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Debunking Some Persistent Myths About Rasputin, the Notorious Russian Bogeyman

by Paul Combs 7 months ago in Historical
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He actually was not the devil

Grigori Rasputin (Image: Wikimedia Commons)

I wrote an article last week about Vladimir Putin’s quest to become a new Russian Tsar. In researching the period of the Russian Empire, I repeatedly came across a man who is at least as famous as the Tsars, and perhaps more famous than any except Peter the Great and Catherine the Great. That man is Grigori Rasputin, the mad monk who exerted a stunning amount of influence over the last Tsar and Tsarina, Nicholas II and Alexandra.

Rasputin’s impact on every facet of court life just prior to the Russian Revolution cannot be overstated. He was a political, military, religious, medical, and mystical advisor to the royal family; this was particularly true of Alexandra, who firmly believed Rasputin was the only man alive who could keep her hemophiliac son Alexei from dying. Rasputin was an enigma: a heavy drinker and petty thief in his youth, he experienced a dubious religious conversion that led him to become a wandering mystic. This eventually led him to the Court of the Romanovs.

Both during his life and in the century since his murder at the hands of nobles alarmed by his influence over the Tsar and Tsarina outlandish myths have grown up around Rasputin. In death he has become even more ominous a figure than he was in life, but so much of what we think we know about him is simply not true. Let’s debunk four crazy myths about Rasputin.

1. He was a monk. I realize that I called him the “mad monk” at the start of this article (as many called him even during his lifetime), but in reality Rasputin was never officially ordained either a monk or a priest of the Russian Orthodox Church. He did live like a monk much of the time, especially following his conversion when he went on numerous pilgrimages, but just as easily threw off the vows of poverty and chastity monks are bound by when it suited him.

2. He had an affair with Empress Alexandra. This myth was one almost certainly concocted by his political enemies, jealous at the heights he had risen to with the royal family. It is a crazy one for numerous reasons, not the least being the fact that Nicholas and Alexandra actually loved each other, not a common trait for royal couples at any point in history. Alexandra was also a granddaughter of England’s Queen Victoria and held all of the morals and ethics of the Victorian Age. Finally, for his part Rasputin would not have been stupid enough to even consider such a relationship with the Tsarina had she showed an interest in one. He knew that had he engaged in an illicit affair, word would certainly have reached Nicholas and more than just losing his favored position, Rasputin’s death would have been swift and painful.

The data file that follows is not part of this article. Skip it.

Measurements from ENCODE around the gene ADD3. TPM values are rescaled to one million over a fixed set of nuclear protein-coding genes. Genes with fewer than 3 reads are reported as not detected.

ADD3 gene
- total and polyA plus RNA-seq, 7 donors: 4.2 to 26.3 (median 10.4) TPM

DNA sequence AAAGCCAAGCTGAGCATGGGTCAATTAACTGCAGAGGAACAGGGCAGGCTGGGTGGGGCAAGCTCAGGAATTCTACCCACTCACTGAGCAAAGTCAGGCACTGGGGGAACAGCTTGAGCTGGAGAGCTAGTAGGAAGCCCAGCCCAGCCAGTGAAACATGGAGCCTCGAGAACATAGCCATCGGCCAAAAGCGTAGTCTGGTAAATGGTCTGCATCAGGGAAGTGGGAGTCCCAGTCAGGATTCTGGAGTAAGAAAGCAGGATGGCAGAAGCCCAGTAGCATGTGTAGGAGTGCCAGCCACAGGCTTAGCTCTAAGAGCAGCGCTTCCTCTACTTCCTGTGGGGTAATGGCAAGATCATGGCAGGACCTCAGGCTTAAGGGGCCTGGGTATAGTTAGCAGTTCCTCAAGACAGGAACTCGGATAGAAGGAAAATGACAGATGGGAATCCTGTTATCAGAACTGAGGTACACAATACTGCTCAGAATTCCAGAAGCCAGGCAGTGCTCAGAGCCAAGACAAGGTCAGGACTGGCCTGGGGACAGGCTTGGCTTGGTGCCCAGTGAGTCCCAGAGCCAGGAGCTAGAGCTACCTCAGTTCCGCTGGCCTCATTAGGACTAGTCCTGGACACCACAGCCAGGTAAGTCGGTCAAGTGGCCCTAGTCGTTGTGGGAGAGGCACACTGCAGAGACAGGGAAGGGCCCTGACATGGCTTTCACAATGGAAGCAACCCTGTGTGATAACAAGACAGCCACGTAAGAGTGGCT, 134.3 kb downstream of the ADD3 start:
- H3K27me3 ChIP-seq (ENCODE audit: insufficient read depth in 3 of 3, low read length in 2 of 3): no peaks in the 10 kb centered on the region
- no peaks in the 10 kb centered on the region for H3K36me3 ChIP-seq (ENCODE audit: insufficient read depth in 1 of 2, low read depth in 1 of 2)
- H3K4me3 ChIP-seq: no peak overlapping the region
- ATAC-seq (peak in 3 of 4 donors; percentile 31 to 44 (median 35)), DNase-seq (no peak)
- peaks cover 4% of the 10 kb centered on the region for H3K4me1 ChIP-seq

3. He healed Tsarevich Alexei’s hemophilia. Long before he made his way to the royal court, Rasputin’s reputation as a faith healer was widespread; this is what brought him to the Tsarina’s attention in the first place. Like almost all faith healers throughout history however (and I’m saying “almost” simply because unexplainable things do happen), Rasputin’s “cures” were a mixture of coincidence, common sense, and sheer luck. In the case of Alexei, some medical historians believe it was his counsel to stop giving the boy aspirin, which today is a known blood thinner, that helped stop the first bleeding episode he treated. It is unlikely he had any clue that the aspirin was worsening the situation; he was probably just replacing medication with prayer. This time, and on a few other occasions, it worked, and Alexandra became certain only he could keep the heir to the throne alive.

4. Rasputin was nearly impossible to kill. Given that so many near-mythical characteristics were attributed to Rasputin during his life, it’s no surprise that the same would be said about his death. Multiple reports claim that on December 30, 1916, after being given enough poison to kill a small army, he miraculously “resurrected” and attacked his assailant, at which point he was shot repeatedly and then, when even that wouldn’t kill him, he was thrown into the freezing Neva River where he finally drowned. The official autopsy is much more mundane, if no less bloody. It found that Rasputin had been shot three times, including once in the forehead, and that he was already dead when his body was thrown into the Neva.

There are many more myths about Rasputin, some so outlandish they don’t even deserve a response. These four have remained the most persistent over the past century and thus are in most need of correction. The next time you hear them, you can battle them with facts.

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About the author

Paul Combs

I’m a writer, podcaster, and bookseller whose ultimate goal (besides being a roadie for the E Street Band) is to make reading, writing, and books in general as popular in Texas as high school football. It may take a while.

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